The Las Vegas Bowl was on life support before it invited Brigham Young in 2005, the first of five consecutive appearances by the Cougars that saved the game and put it on the path to success.
But it couldn’t be just BYU and its rabid fan base that attracted crowds of more than 40,000 each year. The bowl needed to build on that momentum, and that’s when Boise State entered the picture in 2010 and drew 41,923 fans.
Though crowd support diminished the following two years, that three-year run by the Broncos helped make the bowl a premier game outside the New Year’s Six and College Football Playoff games. And now No. 18 Boise State, which meets Washington at 4:30 p.m. Saturday at Sam Boyd Stadium, is appropriately the last Mountain West representative in this bowl before the game takes another major step forward.
The bowl shifts to Allegiant Stadium in 2020, and it will continue its relationship the Pac-12 Conference, which will face a Big Ten or Southeastern Conference team the next six years.
“Having both of those fan bases (BYU and Boise State) that traveled so well, it got people in Las Vegas to buy tickets early and want to be out here,” Las Vegas Bowl executive director John Saccenti said. “We all know that having a full stadium and an exciting stadium and an energetic stadium is a lot more fun than an empty stadium. … they changed the perception of the game and made it a big-time event.”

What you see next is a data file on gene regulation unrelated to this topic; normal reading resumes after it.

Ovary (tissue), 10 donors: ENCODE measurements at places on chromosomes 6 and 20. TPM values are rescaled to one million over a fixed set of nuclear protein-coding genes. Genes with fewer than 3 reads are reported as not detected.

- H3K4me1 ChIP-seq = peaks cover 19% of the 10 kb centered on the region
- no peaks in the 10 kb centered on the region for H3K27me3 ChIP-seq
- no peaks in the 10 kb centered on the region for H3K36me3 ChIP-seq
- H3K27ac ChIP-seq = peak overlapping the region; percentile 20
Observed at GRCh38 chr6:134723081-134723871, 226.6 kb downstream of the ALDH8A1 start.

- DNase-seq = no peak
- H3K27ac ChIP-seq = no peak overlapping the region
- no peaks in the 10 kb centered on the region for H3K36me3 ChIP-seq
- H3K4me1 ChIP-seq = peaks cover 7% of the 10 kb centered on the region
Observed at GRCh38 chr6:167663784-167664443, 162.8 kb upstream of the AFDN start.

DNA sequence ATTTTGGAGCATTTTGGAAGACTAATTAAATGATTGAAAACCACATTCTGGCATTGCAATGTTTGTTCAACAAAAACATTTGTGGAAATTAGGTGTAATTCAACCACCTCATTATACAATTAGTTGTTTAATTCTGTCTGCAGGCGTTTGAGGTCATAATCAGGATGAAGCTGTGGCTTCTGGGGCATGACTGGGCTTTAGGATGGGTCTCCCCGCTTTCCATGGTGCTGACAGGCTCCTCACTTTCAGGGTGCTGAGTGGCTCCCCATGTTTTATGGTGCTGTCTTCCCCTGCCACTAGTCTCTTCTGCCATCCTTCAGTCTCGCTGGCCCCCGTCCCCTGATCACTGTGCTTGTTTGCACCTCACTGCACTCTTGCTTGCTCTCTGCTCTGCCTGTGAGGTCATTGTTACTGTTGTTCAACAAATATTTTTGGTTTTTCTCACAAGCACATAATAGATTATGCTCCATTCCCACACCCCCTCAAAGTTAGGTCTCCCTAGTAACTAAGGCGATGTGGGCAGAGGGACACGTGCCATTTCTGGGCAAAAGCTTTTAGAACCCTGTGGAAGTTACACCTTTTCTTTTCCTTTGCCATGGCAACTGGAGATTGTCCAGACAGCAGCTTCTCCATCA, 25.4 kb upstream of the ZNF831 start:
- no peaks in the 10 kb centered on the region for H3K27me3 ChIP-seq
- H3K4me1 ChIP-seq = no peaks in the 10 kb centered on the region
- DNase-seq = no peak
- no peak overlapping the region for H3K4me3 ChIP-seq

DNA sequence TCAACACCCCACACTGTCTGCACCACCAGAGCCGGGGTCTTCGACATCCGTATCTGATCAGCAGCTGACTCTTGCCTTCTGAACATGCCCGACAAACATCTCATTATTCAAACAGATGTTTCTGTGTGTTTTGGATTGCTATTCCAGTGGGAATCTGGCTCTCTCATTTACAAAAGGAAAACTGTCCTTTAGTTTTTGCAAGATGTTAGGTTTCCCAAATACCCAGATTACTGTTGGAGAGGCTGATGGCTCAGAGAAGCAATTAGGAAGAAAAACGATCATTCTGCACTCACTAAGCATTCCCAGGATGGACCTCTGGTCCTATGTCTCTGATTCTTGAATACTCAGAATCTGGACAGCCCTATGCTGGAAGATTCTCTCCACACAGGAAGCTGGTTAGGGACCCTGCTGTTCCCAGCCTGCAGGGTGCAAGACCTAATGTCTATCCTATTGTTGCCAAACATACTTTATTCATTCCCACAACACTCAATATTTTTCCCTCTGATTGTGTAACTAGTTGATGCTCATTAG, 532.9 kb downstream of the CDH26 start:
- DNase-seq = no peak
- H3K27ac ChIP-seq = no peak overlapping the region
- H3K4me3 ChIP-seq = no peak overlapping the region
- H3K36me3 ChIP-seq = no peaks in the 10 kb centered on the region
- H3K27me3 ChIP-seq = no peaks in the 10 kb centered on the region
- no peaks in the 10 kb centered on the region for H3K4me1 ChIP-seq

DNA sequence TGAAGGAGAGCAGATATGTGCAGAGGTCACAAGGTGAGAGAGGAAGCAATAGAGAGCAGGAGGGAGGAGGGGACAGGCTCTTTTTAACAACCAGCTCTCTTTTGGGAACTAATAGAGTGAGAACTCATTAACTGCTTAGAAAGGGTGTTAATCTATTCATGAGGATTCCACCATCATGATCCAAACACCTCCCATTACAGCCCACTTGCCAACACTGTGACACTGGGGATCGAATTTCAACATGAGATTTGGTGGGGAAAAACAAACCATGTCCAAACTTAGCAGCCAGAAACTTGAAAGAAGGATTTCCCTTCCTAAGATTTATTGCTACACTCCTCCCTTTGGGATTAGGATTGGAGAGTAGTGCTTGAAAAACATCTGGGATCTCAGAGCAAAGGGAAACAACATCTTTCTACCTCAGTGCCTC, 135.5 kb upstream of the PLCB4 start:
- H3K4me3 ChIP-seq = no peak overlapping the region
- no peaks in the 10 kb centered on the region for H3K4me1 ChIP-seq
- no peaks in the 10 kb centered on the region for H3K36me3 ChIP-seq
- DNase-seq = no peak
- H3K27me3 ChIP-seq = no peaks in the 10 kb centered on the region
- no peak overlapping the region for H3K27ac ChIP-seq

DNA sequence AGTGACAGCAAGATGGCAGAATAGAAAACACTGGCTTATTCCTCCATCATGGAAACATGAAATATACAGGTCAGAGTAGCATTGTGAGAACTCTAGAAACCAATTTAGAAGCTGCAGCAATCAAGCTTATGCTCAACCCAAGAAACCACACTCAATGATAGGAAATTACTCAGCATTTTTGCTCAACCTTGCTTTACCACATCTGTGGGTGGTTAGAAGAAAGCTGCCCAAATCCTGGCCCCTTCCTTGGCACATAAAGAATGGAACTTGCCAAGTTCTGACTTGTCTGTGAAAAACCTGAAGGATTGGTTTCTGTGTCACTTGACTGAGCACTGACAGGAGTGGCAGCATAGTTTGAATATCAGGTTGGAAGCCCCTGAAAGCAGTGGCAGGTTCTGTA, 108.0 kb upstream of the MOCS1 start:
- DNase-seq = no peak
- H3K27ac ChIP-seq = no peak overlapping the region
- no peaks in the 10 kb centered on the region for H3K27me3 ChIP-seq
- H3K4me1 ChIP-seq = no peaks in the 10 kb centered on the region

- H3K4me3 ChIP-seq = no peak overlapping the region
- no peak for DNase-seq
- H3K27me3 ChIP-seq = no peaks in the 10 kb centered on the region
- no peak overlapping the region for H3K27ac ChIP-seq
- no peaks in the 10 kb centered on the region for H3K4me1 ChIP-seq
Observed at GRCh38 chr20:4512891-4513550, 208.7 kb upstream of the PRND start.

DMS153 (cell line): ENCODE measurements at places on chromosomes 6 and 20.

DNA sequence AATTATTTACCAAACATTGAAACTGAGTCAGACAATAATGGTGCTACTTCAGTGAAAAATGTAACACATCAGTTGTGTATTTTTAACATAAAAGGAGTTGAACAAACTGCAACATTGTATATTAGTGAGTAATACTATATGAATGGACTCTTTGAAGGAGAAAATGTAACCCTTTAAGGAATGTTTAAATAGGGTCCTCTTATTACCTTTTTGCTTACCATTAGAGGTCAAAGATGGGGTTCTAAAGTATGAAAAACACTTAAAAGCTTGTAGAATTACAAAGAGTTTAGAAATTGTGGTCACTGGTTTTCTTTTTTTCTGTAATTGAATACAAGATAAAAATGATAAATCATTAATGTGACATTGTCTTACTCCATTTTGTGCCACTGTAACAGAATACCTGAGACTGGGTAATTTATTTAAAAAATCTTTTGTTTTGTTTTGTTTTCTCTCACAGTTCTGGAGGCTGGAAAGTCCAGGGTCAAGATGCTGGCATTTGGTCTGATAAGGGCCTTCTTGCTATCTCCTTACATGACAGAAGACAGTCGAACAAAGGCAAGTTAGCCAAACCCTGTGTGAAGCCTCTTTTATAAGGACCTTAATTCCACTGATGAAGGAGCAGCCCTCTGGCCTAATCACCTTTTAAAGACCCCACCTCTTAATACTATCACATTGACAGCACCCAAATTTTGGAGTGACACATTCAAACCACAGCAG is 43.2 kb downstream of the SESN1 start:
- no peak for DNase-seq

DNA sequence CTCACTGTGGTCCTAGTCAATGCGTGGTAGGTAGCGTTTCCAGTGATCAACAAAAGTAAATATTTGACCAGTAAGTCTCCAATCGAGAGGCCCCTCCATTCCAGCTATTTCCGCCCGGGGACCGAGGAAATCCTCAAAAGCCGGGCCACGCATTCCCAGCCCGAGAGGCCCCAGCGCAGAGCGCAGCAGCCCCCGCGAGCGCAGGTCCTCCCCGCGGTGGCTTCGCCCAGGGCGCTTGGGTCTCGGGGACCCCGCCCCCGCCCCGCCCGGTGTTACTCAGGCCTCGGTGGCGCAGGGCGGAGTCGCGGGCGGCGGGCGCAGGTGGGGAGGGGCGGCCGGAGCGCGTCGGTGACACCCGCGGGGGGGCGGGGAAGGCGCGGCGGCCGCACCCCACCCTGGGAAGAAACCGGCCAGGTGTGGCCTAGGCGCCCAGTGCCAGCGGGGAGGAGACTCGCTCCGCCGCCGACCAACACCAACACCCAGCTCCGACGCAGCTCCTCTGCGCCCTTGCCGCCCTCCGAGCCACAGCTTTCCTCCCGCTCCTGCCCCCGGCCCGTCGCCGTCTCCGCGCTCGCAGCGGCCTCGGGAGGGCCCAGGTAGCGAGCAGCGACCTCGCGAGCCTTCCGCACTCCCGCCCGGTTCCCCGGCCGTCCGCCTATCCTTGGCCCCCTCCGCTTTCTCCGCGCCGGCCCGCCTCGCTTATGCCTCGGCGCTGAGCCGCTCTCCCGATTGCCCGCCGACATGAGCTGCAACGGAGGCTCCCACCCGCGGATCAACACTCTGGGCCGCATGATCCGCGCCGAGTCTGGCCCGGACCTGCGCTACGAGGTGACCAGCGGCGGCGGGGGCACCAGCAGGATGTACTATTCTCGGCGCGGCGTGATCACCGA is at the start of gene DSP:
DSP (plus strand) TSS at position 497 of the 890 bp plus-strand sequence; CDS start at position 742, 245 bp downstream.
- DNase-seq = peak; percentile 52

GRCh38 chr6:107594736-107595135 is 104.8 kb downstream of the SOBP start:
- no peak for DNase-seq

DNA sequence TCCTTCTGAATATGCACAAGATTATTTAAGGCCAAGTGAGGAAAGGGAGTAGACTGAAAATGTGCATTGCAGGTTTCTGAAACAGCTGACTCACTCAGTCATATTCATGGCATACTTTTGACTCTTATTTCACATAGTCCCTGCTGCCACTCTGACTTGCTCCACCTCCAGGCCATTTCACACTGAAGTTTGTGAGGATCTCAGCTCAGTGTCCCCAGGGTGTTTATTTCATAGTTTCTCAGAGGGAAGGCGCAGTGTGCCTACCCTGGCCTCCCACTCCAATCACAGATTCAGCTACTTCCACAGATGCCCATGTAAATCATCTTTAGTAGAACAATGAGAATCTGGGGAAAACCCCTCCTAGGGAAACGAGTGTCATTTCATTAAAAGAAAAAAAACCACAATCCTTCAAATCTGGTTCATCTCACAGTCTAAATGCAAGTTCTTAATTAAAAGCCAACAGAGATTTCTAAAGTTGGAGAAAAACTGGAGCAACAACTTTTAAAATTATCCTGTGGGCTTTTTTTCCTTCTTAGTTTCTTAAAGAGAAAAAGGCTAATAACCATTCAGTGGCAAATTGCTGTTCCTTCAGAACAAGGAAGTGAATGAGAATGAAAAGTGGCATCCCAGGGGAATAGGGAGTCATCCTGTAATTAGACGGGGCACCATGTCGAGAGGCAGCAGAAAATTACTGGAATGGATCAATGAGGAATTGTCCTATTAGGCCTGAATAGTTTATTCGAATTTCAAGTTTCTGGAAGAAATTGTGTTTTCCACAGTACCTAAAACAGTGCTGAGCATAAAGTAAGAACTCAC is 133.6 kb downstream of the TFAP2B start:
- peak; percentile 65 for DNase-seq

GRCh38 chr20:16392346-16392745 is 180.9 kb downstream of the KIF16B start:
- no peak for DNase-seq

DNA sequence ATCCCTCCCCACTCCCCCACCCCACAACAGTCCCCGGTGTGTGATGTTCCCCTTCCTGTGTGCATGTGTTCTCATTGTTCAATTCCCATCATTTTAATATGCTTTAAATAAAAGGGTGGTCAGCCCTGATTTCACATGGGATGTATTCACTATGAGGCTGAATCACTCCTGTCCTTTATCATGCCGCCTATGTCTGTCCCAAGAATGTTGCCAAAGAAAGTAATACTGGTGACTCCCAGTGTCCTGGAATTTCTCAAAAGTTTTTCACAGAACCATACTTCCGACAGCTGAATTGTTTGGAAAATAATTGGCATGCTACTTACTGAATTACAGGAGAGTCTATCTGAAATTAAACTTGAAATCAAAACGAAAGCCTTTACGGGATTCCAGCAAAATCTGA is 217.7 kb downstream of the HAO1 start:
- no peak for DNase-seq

The bowl has had the first choice of the Mountain West since 2006. Beginning next year, the top selection of that conference will go to a bowl game at the new stadium in Los Angeles where the Rams and Chargers will begin play.
Chris Petersen was the Broncos’ coach when they made three successive appearances in this game, beating Utah, Arizona State and Washington. Now he’s at Washington facing his old team. He said the location was especially beneficial for fans because it’s easy to reach.
“We loved coming here for numerous reasons,” said Petersen, who will step down after this game. “People don’t realize the grind these kids go through. To play an early bowl game, that’s a real positive for coaches and players, and then we were usually playing a really good opponent.”
Bryan Harsin is in this game for the second time as Boise State’s head coach. He also coached the 2017 game, a 38-28 victory over Oregon, and said the Las Vegas Bowl compares favorably to other postseason games because of the mild late-fall temperatures and the entertainment value the city brings.
Harsin also coached the Broncos to a 38-30 victory over Arizona in the 2014 Fiesta Bowl and was the offensive coordinator in two other appearances in that bowl.
“The whole atmosphere is really good for our players,” Harsin said of Las Vegas. “They do a great job with the bowl game. They take care of (the players). We’re able to focus on preparing, but then at night, we’re able to enjoy the festivities. They’ve always treated us first class. I’ve been to some really good bowl games, and this is one that our players always leave here and they’re like, ‘That’s been an awesome experience.’”